Lots Of Love! LMAO!

Eric said...

Okay, first, it's a "Mac" not a "MAC". (The former is a line of computers, the latter is the internal address on your ethernet card).

Office is very usable on the Mac, I use Word, Excel and PowerPoint on a Mac at work every day. (I also use them on PCs, so it's not that I haven't compared them). There's some complicated stuff (embedding of Word and Excel documents in other applications) that work better on Windows, but generally they are pretty equivalent.

That said, I personally think Outlook is unusable on either the Mac or the PC. I use Thunderbird on Windows and Apple Mail on Macs.

Finally, why "PC" and not "Windows". Because the first IBM-style computer was called the "PC". (Remember the lower-level PC Jr and all the Charlie Chaplin ads?) The name stuck. They've also been called "IBM"s generically as well for the same reason. At one time it was Apple or IBM PC. Mac and Windows were both later developments.

The main reason to pick a PC over a Mac (or vice versa) is software availability. With a product like Parallels (that lets you run Windows on a Mac), you can even get around that, but do note that software that relies on the underlying hardware (Windows graphics-intensive games being the most ubiquitous example) may not run as well on a Windows-emulated system.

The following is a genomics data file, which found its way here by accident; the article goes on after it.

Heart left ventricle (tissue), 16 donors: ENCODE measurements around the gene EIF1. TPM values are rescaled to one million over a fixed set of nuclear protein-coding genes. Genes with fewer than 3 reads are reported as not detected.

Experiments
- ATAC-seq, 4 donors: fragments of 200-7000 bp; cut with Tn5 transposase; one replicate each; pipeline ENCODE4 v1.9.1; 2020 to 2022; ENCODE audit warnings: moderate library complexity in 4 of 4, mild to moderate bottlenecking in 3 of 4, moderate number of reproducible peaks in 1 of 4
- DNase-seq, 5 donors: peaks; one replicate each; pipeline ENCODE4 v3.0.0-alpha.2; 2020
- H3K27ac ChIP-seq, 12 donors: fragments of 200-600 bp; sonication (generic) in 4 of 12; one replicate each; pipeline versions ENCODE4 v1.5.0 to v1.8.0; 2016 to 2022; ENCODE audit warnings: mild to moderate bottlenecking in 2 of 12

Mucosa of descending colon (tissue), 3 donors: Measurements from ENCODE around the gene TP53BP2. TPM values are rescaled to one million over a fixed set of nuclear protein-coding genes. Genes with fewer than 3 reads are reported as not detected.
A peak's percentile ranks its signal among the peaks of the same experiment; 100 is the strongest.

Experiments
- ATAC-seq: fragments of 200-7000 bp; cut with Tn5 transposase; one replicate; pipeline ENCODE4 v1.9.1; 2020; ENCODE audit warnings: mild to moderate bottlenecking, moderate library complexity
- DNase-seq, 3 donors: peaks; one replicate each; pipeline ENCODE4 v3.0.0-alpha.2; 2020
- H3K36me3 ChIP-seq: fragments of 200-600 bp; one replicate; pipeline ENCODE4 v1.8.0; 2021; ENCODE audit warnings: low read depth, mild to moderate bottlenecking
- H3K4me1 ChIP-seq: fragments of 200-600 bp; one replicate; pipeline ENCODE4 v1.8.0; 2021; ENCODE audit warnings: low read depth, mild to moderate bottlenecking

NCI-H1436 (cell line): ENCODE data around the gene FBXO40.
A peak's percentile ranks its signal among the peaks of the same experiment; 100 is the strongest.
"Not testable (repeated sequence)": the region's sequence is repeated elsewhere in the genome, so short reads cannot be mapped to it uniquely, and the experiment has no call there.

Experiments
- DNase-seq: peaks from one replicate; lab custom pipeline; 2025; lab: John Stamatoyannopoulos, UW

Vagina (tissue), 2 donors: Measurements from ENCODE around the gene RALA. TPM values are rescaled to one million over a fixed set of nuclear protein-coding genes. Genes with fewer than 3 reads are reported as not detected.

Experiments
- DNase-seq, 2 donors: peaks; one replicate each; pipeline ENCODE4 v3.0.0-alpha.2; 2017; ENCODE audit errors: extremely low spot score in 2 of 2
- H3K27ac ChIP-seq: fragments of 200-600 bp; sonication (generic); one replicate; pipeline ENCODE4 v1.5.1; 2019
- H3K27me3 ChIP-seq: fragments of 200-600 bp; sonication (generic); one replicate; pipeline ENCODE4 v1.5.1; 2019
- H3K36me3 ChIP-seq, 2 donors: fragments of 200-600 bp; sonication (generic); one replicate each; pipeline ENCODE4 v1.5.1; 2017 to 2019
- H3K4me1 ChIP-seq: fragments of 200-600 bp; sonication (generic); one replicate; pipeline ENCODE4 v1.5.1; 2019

The other reason I have had a PC at home is that I used to teach computer programming, and things like Visual C++, Visual Basic, etc. are only available for Windows, but I bet they'd run fine in an emulated environment.

Let me know if you want more info. :)

Debra said...

What Eric said... I like my Mac because it's pretty...

matt said...

Mac, Mac, Mac.

If you're a geek, you might want a PeeCee since you find it rewarding to "beat" the computer, which is to say to figure out a solution for getting your way with your computer--getting it to "work" at all in many instances. I actually started on a PeeCee (well, a Commodore, but that's a different story) and enjoyed it very much when I had oodles and oodles of time on my hands and liked "tinkering" with getting it tweaked just so. Now that I am busier and not so mono-maniacally focused on computers as a past-time, I enjoy the Mac since it "just works" so much more often than my work HP laptop.